This post is dedicated to my father, whose 70th birthday would have been today.
Opera in three acts. Running Time: 46 minutes.
(NOT a Japanese toy, Image curtesy of Rosemar, Overblog)
SETTING: Ancient China. A nightingale is invited to sing for the Emperor but is scared away by a creepy Japanese manufactured toy (what else is new?). The bird gets banished but returns to save the Emperor from Death and promises to sing for him every night because its loves his tears.
RECORDING: (In Russian)
LOOK OUT FOR:
ACT 1: A sea shore before sunrise. (17 minutes)
0: The prelude *, seemingly long and a bit Debussy-ish. Calm.
3: The song of the Fisherman *** as he waits to hear the song of the Nightingale, haunting, and the best tune in the entire piece. Thankfully repeated at the end of each act, so it does return, don’t worry.
7, 13, 16: The song of the Nightingale **. The Cook arrives with the court Chamberlain who promises her the position of Imperial cook should she capture the Nightingale, who appears and addresses her in a cappella *. The Chamberlain invites her to sing for the Emperor. She accepts but declares that her sweetest song belongs to the forest. The Fisherman reflects as the scene ends **.
ACT 2: The Imperial Palace, decked out with lanterns for the arrival of the Nightingale. (15 minutes)
0: The act opens with a bang and some crazy chromatic chorusing that is running about all over the place *. The Cook gives her description of the Nightingale, grey and almost invisible, but her song is beautiful.
2: A marche chinoise *, very pseudo-Chinese and somewhat atonal, it turns furious just before dying away and then the Chamberlain gives his ornery address.
6: The Song of the Nightingale *, the Russian Bell Song, weird, bizarre, a little uncomfortable, although the Emperor is apparently enthralled by it, prompting a encore.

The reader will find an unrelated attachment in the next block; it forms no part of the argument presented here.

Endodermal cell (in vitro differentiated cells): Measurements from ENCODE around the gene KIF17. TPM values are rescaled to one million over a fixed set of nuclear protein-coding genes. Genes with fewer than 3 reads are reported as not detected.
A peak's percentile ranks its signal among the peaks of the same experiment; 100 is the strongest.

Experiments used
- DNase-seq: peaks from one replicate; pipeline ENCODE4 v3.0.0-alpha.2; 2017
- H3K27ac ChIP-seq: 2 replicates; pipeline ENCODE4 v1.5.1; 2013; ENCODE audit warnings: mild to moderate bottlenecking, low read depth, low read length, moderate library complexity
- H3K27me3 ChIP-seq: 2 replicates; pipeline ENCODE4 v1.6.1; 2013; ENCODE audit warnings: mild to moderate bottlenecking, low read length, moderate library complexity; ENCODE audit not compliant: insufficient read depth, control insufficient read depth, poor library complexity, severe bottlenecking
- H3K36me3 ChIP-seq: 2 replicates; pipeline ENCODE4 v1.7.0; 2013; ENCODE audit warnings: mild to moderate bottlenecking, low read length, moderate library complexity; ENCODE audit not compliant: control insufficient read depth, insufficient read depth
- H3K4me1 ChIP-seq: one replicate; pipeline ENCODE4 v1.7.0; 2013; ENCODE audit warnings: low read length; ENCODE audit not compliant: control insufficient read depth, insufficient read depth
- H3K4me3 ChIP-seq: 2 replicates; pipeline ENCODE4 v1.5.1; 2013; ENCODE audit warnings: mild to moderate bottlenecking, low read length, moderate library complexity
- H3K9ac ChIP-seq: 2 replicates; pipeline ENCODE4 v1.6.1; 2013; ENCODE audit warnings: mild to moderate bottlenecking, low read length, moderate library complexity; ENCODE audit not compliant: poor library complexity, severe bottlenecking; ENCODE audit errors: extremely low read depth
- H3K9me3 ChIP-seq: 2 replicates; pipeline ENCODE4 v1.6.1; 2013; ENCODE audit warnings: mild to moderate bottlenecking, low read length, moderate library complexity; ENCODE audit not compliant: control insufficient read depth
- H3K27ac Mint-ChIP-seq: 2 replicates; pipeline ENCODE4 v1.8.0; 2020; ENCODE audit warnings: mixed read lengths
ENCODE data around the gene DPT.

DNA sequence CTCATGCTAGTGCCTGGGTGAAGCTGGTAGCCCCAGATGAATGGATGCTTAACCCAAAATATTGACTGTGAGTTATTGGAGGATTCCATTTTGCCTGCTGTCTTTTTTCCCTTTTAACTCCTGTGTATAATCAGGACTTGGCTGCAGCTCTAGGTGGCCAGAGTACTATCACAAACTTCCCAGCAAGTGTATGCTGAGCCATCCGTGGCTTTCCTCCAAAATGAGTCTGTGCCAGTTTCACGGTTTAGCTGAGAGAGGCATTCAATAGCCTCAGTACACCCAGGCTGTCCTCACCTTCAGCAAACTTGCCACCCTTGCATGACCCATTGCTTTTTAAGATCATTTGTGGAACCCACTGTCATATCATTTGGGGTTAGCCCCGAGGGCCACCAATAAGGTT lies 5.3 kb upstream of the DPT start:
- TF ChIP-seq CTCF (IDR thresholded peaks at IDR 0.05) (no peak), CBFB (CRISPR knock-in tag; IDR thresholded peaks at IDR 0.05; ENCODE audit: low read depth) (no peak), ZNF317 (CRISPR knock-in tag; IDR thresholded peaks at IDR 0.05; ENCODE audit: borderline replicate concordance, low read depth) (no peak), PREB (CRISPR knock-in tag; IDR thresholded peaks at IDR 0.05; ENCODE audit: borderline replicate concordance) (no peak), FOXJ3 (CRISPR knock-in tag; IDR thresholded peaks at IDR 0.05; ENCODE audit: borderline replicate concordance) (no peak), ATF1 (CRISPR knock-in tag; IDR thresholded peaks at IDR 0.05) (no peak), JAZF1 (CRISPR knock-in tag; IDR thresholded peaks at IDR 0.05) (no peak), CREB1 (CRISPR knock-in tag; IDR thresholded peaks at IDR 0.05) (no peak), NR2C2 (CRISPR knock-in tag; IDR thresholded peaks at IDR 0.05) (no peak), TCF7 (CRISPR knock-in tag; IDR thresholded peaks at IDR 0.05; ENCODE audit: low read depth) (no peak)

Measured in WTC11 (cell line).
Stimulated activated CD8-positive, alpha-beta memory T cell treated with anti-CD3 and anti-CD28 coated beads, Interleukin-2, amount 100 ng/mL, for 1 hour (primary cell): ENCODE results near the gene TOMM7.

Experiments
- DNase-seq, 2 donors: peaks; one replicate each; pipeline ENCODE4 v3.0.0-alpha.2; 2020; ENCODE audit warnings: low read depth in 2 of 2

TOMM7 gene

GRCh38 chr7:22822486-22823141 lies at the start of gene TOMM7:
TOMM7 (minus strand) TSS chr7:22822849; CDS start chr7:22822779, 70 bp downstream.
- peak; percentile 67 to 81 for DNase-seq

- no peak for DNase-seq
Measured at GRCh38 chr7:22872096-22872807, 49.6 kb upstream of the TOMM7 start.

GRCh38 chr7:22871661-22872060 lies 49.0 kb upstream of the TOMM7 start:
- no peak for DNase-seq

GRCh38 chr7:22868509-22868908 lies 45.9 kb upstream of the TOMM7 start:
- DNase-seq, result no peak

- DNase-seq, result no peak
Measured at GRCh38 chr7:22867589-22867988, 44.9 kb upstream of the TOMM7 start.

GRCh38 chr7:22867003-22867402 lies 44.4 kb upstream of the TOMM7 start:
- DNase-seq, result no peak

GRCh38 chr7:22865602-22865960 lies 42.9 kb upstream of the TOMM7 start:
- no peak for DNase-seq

10: The arrival of the Japanese emissaries *, accompanied only by a cor anglais.
11, 13, 14: The song of the mechanical Bird **, a solo for oboe, oddly more interesting than the Nightingale’s song, also more tonal than anything else in the act. It prompts the Nightingale to fly away, the emperor then banishes her from the palace and names the mechanical Bird “First Singer” and the marche chinoise * returns. The Fisherman pops in at the end for his hauntingly lovely observation **.
ACT 3: The Emperor’s Chambers. (14 minutes)
2, 4: The Emperor is dying to an ornery prelude followed by a rather good chorus of female death spirits ** as the Emperor begs for good music. The return of the Nightingale * leads to a repeat of her song.
7, 8: The arrival of Death * (a contralto no less!) who begs the Nightingale to sing. It promises to do so in exchange for the life of the Emperor. Eventually it continues its song to a guitar (sounds like a balalaika) and other combinations of instruments *.
10: Eventually Death leaves and the Emperor revives to full health *. He offers the title of First Singer to the Nightingale, but instead she promises to sing for him each night because she loves his tears.
11, 13: A solemn cortege * followed in the final minute by the final repeat of the Fisherman’s song ** bringing the opera to a close.
The best role is certainly the Fisherman, although the female chorus gets a good bit in at the start of act three. The Nightingale herself is a coloratura soprano olympic sprint, although not so tuneful. The fact that she is scared away by a Japanese manufactured toy with the voice of an oboe speaks volumes in hilarity. The rest can be oddly dull given the brevity of the work, although any of the orchestral pieces could be nice to have on while doing something else. The first act was written in 1908, the rest of the score in 1914, so Stravinsky’s stylistic changes are very noticeable. I personally think the first and last acts are better than the second overall, but all three have two or three highlights along with a few lowlights. A-.
The Nightingale (opera) at Wikipedia.